Women’s libbers. Loggers. Farmers. Bombers. It’s 1983 in B.C. Loggers’ Daughters explores small, nearly insignificant, moments that accumulate to become catalysts of change in ordinary lives.
It’s a place not far from here. Inhabited by people living in the Rocky Mountain Trench. Farming and logging are the primary industries. The year is 1983.
While Valemount writer Maureen Brownlee studiously avoids the question of what her first novel is “about,” she drops a few hints. “Loggers Daughters” will be on the shelves for sale in November.
One of the central themes in the 220-some page book is the complexity of family relationships – how we navigate these, despite our imperfect knowledge other people.
“What we don’t know about our family also complicates the relationship,” she says.
Another theme is the way knowledge is shared – not just from older to younger.
“One of the things I wanted to think about and talk about is the way knowledge is transmitted forward and backward,” she says. “Everybody has things to teach and things to learn. It’s more web-like than hierarchical.”
The daughter of the main character has gone off to University in Vancouver in the 1980s. It’s women’s liberation and there’s marching in the streets. The daughter brings home knowledge that is useful to the mom, and she takes forward knowledge that’s useful to herself, Brownlee says.
“It’s partly about a mother-daughter relationship. Also about the relationship between people and the land. Between brothers and sisters. Fathers and daughters. We all have a lot of relationships in our lives. We’re all more than one thing.”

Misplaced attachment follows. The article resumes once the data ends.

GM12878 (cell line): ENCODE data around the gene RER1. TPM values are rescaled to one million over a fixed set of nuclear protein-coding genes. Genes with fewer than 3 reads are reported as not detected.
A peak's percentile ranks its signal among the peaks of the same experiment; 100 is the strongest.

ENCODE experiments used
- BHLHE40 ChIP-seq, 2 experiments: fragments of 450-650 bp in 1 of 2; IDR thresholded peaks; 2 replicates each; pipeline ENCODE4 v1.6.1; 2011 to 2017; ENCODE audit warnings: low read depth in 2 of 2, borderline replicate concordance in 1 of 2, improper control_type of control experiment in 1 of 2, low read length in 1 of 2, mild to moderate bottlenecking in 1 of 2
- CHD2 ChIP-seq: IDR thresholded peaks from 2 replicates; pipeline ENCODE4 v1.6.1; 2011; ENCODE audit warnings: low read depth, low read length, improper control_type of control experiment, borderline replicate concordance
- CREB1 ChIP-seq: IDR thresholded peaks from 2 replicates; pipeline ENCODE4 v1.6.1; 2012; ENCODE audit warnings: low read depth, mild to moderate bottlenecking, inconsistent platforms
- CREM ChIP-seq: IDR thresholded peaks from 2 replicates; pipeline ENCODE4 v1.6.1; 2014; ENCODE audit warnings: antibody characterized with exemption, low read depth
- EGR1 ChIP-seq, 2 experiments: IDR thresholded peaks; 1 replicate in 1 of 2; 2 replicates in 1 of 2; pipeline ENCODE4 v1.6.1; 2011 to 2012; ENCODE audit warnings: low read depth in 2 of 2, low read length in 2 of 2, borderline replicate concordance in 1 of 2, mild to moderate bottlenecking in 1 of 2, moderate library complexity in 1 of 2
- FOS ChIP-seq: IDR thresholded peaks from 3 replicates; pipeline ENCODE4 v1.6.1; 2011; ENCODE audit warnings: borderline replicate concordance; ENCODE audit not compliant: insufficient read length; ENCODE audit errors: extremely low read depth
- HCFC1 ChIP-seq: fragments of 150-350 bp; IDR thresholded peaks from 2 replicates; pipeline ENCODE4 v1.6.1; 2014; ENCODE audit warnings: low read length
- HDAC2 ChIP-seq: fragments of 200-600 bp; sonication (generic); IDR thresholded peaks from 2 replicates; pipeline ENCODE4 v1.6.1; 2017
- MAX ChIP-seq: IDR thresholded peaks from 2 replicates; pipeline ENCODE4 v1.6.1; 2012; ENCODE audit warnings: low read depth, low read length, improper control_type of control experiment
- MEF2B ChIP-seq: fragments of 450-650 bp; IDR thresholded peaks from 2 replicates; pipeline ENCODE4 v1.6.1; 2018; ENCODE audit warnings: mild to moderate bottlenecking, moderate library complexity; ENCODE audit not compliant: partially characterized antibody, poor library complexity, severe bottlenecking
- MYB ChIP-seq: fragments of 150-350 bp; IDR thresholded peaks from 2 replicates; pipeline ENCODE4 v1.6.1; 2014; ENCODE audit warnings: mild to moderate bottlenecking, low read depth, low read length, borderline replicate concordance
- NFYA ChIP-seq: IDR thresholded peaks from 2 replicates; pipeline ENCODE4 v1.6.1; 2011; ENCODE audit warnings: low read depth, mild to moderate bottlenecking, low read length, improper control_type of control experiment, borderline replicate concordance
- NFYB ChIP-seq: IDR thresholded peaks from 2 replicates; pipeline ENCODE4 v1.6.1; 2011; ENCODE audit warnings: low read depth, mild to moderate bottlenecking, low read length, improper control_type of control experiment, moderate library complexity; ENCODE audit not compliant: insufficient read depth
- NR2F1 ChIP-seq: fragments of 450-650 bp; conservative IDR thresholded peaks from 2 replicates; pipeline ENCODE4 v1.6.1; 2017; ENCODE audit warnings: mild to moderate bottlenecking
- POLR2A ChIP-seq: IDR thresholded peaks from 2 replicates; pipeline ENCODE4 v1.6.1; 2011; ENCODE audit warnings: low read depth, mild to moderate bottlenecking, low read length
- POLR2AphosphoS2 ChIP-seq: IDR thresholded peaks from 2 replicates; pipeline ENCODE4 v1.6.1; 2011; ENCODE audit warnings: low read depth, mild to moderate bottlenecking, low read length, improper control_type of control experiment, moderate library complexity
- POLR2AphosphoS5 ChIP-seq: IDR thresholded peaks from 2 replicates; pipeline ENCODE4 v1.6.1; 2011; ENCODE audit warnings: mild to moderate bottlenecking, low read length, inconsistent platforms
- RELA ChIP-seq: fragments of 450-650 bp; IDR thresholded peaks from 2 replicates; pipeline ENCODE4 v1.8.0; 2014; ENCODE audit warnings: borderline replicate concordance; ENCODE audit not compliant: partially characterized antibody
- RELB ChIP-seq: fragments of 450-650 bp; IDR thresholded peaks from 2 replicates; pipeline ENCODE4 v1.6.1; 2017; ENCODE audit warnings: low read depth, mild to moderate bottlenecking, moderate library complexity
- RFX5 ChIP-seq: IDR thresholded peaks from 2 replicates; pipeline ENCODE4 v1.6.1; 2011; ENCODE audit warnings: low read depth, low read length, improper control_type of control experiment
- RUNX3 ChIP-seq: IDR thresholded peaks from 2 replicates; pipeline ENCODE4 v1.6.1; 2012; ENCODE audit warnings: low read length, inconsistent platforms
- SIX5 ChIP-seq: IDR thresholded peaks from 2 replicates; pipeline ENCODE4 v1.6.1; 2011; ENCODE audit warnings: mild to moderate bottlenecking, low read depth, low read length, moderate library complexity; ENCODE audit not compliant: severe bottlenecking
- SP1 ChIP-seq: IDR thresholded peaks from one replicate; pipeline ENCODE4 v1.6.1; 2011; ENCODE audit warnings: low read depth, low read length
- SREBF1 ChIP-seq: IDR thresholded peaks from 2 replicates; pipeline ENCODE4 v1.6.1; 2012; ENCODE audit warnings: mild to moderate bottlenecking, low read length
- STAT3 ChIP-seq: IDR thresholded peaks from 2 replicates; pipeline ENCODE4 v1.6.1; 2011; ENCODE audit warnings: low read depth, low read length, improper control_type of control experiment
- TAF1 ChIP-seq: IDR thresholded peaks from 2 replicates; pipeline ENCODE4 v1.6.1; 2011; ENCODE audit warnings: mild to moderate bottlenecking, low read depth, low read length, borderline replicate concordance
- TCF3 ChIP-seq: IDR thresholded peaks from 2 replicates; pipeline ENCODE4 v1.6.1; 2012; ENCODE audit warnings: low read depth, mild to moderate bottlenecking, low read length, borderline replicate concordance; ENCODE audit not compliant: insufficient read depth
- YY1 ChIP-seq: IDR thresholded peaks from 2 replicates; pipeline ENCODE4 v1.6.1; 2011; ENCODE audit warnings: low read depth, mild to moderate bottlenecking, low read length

It’s a place and a time and a people that’s underrepresented in Canadian literature, Brownlee says. The novel structure is traditional, however, written in third person with a single main character.
She says her hope is that the story will carry people from beginning to end.
The first-time novelist grew up in Dunster and went to school in McBride. After that she spent time in Arrow Lakes, Prince George and then Valemount, where she lives now. Brownlee worked in journalism for a decade before turning to fiction about 10 years ago. She says being a writer is what she always wanted to do.
In 2008 and 2009, Brownlee worked on a Bachelor’s of Fine Arts in creative writing through the University of Northern BC and the Emily Carr Institute.
In 2011 a short story that later became a chapter of her novel won first place in a writing competition. She completed a draft of the novel in Dec. 2011 and it was accepted in spring 2012.
She says she is already working on her next book – but provides few clues to it yet.
Brownlee will launch her book at Maria’s Book Fair Nov. 9th in Valemount at the Caribou Grill. She will have another launch at the Dunster Hall Nov. 10th at 7pm, and at the McBride & District Library Nov. 12th at 7pm. The book will also be available online at major book sellers.